If you already have a job lined up you can apply for a long-stay visa travailleur saisonnier (seasonal worker) which allows you to work six months out of every 12 in France and is specifically targeted at sectors like agriculture and tourism.

However, like the salarié status, you will need a formal job offer in place and your employer will have to secure a work permit on your behalf.

READ ALSO What are the rules on short-term and seasonal work in France?

If your aim is to develop your language skills then working as an au pair is also popular. There is a dedicated visa/ residency permit for this role, but you must be under 30 to qualify.

In this situation, your employer then counts as your sponsor for your visa, and because you generally live with the family that also takes care of accommodation. It’s a great way to meet people, improve your language skills and really get immersed in French life, but it can also be very hard work depending on how many children you are taking care of and how well behaved they are.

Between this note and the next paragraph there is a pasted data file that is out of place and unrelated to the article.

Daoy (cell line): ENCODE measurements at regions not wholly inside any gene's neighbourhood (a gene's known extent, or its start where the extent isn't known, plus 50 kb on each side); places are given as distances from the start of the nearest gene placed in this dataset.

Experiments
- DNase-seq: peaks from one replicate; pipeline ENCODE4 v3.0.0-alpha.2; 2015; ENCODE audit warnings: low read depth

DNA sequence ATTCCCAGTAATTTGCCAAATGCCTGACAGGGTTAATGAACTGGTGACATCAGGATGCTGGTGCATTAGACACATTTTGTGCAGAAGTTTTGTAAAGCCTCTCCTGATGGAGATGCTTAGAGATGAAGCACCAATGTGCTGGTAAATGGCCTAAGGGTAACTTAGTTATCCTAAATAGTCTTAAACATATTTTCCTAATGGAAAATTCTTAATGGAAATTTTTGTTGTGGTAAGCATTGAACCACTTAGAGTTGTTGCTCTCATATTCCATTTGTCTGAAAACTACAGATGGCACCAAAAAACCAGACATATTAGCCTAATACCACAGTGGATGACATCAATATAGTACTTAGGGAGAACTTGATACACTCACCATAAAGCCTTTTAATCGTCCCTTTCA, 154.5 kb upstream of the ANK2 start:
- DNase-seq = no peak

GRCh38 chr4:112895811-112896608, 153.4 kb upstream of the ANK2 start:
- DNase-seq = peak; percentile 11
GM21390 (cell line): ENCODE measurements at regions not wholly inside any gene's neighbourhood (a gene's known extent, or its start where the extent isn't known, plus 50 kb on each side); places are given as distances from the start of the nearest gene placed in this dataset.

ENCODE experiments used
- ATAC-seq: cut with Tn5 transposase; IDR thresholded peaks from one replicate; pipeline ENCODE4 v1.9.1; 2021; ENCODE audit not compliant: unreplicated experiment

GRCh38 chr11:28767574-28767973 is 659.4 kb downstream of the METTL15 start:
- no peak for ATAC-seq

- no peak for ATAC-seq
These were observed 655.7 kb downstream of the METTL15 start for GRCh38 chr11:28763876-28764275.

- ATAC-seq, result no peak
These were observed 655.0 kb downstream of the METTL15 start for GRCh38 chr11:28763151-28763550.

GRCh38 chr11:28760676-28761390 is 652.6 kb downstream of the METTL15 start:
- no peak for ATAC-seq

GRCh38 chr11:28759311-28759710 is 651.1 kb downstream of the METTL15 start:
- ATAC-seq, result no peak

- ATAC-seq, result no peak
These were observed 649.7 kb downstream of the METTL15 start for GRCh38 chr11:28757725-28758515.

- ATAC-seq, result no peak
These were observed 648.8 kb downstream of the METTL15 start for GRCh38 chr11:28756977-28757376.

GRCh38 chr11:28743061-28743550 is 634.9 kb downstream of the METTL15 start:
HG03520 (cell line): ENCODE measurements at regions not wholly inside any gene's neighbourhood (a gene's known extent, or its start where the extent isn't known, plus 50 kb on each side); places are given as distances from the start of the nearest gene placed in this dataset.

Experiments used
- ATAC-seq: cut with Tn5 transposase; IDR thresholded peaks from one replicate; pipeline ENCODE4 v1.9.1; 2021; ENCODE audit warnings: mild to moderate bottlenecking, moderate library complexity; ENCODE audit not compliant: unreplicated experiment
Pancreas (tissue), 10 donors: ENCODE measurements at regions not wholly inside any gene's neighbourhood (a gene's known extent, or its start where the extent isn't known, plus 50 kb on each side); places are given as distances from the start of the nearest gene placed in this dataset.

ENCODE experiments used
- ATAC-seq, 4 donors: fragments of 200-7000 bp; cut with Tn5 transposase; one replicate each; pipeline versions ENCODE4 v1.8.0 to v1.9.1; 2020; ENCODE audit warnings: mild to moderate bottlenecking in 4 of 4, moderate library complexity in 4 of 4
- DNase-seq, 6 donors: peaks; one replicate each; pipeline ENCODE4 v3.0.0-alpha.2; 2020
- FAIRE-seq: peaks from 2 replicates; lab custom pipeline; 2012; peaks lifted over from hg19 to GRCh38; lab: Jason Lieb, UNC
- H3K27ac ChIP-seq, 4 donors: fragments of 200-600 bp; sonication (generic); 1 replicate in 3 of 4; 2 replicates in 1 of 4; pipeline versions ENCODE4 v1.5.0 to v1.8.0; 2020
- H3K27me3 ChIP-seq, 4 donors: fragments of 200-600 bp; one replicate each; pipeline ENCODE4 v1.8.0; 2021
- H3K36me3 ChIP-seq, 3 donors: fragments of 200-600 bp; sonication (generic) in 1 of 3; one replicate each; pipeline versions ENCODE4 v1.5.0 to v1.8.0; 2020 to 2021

READ MORE: Being an Au pair in France – the good, the bad and the tantrums

Many people want to move to France as a digital nomad or to work remotely, but France does not have a specific ‘digital nomad’ visa.

READ MORE: Digital nomad: What are the rules on working remotely from France?

Some foreigners move to France  on a ‘visitor’ visa with hopes of continuing to work remotely for a company based outside France.

However, this is a legal grey area and you will need to consider the implications it will have on other parts of your life here – from tax to social security contributions and insurance.

READ MORE: Ask the experts: What’s the deal with remote working and France’s visitor visa?

SHOW COMMENTS